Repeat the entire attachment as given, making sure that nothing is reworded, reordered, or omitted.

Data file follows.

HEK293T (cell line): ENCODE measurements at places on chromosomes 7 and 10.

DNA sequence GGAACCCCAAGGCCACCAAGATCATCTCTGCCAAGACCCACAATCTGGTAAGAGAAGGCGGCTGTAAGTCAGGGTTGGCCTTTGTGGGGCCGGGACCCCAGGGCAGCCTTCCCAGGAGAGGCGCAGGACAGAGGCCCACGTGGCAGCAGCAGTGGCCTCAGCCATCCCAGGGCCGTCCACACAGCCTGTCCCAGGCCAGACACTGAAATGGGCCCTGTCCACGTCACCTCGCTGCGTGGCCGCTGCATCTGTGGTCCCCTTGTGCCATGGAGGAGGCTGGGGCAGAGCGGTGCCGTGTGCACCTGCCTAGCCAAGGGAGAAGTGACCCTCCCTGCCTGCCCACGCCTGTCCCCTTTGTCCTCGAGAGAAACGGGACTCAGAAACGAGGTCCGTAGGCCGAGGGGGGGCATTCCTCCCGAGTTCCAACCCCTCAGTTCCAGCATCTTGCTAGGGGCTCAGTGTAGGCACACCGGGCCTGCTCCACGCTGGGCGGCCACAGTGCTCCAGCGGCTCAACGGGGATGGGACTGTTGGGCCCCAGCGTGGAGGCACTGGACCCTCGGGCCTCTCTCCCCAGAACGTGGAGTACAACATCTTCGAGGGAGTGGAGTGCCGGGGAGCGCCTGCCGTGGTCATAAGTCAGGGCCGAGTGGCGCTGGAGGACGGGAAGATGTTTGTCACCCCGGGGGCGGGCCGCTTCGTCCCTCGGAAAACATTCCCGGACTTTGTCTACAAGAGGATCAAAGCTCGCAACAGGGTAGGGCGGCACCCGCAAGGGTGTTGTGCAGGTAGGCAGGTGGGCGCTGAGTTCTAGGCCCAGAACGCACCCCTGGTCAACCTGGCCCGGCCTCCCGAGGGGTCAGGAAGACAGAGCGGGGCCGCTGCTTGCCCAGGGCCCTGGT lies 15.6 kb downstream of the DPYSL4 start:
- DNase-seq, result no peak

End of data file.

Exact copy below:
HEK293T (cell line): ENCODE measurements at places on chromosomes 7 and 10.

DNA sequence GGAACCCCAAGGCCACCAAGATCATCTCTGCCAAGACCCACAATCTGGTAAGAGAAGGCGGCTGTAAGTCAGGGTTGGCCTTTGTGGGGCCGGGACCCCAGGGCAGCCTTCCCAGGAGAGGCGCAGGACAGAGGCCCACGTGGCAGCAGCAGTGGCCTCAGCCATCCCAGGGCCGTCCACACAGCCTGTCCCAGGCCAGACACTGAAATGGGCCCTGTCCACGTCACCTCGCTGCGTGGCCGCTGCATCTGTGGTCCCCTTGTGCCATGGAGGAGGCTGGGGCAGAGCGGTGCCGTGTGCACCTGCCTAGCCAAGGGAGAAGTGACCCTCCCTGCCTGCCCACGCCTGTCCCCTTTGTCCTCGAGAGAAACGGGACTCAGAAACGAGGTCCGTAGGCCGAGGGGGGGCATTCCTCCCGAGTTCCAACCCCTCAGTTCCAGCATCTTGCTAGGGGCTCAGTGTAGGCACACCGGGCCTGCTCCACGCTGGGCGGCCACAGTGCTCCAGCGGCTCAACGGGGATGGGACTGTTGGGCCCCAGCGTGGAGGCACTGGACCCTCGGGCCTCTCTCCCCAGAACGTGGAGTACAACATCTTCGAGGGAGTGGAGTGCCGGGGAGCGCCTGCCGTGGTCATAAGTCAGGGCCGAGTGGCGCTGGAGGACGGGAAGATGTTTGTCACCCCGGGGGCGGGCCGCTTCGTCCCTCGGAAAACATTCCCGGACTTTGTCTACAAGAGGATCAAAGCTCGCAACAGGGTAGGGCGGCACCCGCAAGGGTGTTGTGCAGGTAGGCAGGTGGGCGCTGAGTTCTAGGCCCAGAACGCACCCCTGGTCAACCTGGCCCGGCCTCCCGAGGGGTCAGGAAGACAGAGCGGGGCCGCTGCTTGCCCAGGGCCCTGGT lies 15.6 kb downstream of the DPYSL4 start:
- DNase-seq, result no peak